The Anti Packing List: Things You Don’t Need to Pack for Your Trip


Let’s be honest: Packing for an upcoming trip can be as daunting as missing the flight to your next adventure. There are great packing lists for travelling out there making sure you don’t forget any essential items for your upcoming adventure. But what about those things that you won’t ever need on your trip? That’s why I’ve created the anti packing list.

For years I’ve mastered the art of packing and staying within airlines’ weight regulations. Many times the scale at the check-in desk showed 22.8 kilos. Back then, I thought to myself: Jackpot, Viki – you’ve done it again! Today I approach packing completely differently: I’ve come a long way from compulsory overpacking to travelling hand luggage only on as many occasions as possible. Let me show you what things you really do not ever need to pack again and suggestions for more useful items that will save time, space, nerves and back pain.

Don’t pack liquid shower gels and shampoo in bottles

Bottles can leak, and they leak when we need it the least: namely, in our luggage when travelling. Liquid shower gel and shampoo can turn any neatly organized luggage into a messy war zone that will hardly ever recover. Don’t let any liquids destroy your trip, and leave them at home.

What to pack instead of liquid shower gel and shampoo?

Lush has been my go-to resource for beauty travel supply. I’ve fallen in love with so many of their products as they are super travel-friendly in many ways: they don’t leak, are small and lightweight, and they are long-lasting and affordable.

I don’t travel without my solid shampoo bar Seanik or bar soaps (my current favourite: Parsley Porridge) anymore. I started using the metal tins made by Lush, but I’ve found that these plastic containers work even better (and don’t leak).

And if you really must take some liquids on your trip, use these large silicone travel bottles (or the smaller version) that are 100% leak proof.

Lush solid shampoos are perfect for travelling

Don’t pack passport covers

I have to admit it myself: there are so many cute passport covers out there, and I truly wish I could use them all to the extent that they deserve. Yet they are the most impractical travel gadget on the planet. They are the mosquitos of travel items. Why? Most immigration officers I had to get by, made me take it off and some passport covers are so tight, that eventually, I ripped a page.

What to pack instead of passport covers?

Use a small, flat pouch and use it as the place where all your travel documents come together (here’s a more basic and a fancy version). I’ve been using a colourful one that I got in Mexico a couple of years ago. In there I gather my passport, boarding passes, miles membership cards, some spare cash and an extra credit card in case something happens to the first one.

Don’t pack neck pillows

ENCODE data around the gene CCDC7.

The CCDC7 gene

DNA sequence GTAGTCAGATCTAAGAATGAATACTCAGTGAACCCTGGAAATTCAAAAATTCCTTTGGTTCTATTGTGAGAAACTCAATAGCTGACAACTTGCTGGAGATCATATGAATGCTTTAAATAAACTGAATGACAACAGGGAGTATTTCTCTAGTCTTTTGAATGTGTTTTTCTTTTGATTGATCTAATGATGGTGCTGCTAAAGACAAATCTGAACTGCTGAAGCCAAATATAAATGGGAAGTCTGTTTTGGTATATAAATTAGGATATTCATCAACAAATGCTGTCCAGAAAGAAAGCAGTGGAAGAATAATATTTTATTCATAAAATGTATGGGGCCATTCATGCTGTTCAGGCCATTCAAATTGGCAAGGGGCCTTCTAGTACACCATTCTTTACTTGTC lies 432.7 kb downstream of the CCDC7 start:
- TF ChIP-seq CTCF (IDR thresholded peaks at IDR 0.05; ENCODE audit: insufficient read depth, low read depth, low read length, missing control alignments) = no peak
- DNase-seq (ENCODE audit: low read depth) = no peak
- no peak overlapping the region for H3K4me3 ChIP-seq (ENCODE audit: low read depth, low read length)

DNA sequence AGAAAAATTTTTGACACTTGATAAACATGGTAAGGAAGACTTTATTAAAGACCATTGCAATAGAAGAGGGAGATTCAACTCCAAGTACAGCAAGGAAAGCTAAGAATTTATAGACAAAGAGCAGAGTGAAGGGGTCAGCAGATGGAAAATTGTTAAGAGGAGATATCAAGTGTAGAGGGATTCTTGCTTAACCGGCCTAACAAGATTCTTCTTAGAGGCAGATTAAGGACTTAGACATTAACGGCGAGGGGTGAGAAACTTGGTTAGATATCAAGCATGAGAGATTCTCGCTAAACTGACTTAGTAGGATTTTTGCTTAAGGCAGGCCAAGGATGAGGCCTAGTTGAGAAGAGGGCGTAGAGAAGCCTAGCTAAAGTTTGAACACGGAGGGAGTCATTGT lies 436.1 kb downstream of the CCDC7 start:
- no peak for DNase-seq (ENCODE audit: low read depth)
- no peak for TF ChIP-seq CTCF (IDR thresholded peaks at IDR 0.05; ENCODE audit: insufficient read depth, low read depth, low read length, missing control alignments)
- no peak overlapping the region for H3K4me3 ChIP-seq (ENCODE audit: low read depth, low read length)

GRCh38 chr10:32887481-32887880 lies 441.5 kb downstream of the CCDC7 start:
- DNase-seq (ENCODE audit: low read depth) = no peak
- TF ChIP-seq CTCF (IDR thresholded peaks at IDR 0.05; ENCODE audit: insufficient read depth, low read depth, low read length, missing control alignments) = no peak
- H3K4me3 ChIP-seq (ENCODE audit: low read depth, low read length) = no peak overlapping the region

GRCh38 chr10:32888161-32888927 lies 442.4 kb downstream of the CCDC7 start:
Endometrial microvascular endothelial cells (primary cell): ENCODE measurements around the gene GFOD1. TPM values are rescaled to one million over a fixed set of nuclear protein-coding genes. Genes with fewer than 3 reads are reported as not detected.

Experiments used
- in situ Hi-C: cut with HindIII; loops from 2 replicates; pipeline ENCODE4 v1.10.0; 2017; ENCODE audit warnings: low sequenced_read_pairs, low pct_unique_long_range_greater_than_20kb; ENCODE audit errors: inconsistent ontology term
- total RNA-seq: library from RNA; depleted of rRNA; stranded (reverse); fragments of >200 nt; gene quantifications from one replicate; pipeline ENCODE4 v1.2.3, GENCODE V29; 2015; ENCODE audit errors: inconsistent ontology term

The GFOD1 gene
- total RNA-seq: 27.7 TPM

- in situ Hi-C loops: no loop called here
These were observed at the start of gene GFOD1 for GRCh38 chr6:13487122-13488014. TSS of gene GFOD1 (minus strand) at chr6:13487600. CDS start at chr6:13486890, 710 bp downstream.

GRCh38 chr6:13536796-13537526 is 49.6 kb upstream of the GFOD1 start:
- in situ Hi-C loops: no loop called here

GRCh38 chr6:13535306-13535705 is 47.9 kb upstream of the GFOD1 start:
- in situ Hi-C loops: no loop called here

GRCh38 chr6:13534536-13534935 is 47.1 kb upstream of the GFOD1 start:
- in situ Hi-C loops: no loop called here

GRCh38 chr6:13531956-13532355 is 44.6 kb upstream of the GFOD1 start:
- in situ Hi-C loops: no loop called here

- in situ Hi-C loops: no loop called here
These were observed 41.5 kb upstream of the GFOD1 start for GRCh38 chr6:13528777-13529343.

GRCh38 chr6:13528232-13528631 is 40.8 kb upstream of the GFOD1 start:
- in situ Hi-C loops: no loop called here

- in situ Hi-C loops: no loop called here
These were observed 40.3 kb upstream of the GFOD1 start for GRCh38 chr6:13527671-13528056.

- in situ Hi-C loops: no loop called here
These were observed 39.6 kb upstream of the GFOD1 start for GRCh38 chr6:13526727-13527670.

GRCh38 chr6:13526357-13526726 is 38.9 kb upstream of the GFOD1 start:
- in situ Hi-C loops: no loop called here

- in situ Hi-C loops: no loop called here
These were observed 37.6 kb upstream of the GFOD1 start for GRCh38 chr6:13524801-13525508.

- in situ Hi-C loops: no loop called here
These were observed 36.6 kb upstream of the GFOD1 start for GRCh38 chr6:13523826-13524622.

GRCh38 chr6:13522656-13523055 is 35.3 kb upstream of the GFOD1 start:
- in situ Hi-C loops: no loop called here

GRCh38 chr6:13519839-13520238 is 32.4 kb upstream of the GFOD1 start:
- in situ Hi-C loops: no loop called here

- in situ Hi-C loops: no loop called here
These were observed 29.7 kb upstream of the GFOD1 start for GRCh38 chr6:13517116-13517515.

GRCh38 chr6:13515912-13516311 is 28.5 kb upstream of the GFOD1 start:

Neck pillows promise to turn flying economy into a business class experience. But they don’t. After much trial and error, I can assure you.

What to pack instead of neck pillows?

While neck pillows aren’t what I use for travelling, I’ve discovered a different style of pillow that has travelled to more than 30 countries with me. The Ostrich Pillow Light is my permanent and most reliable travel companion. It may look odd just like an ostrich, but it is the most comfortable travel gadget I own.

Don’t pack money belts

Travelling with a money belt instantly outs you as a newbie traveller just as sandals and socks outs all Germans as such (sorry neighbours). Just don’t do money belts, ever.

What to pack instead of a money belt?

Use common sense when travelling. Don’t put all your IDs, money and debit and credit cards in the same place. When I travel, I carry the following items in my wallet: some cash, one debit card, one credit card, ID card. In a separate wallet or pouch, I have some spare cash, a second debit card, a second credit card and my passport. Both wallets should never be in the same bag. They should be like magnetic poles of the same pole: they can’t get close.

Don’t pack laundry detergent

What laundry detergents can do, regular soaps can too. When you need to wash your clothes on the road, simply use the soap that is available instead of bringing one that’s just only good for that. I’ve washed my clothes with bar soap or the soaps in your hotel or hostel. Alternatively, use a local laundry.

What to pack instead of laundry detergent?

Either wash your clothes with the soaps available at the places you are staying, or change over to Dr Bronner’s multi-use soaps. You can clean pretty much anything with them: face, hair, body, even your teeth. They are available as liquid soaps as well as bar soaps. If you go for the liquid version, make sure to get these spill-proof travel bottles too.

If you really need to bring liquids on our trip, use spill-proof bottles like this one.

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Don’t pack heavy books and guide books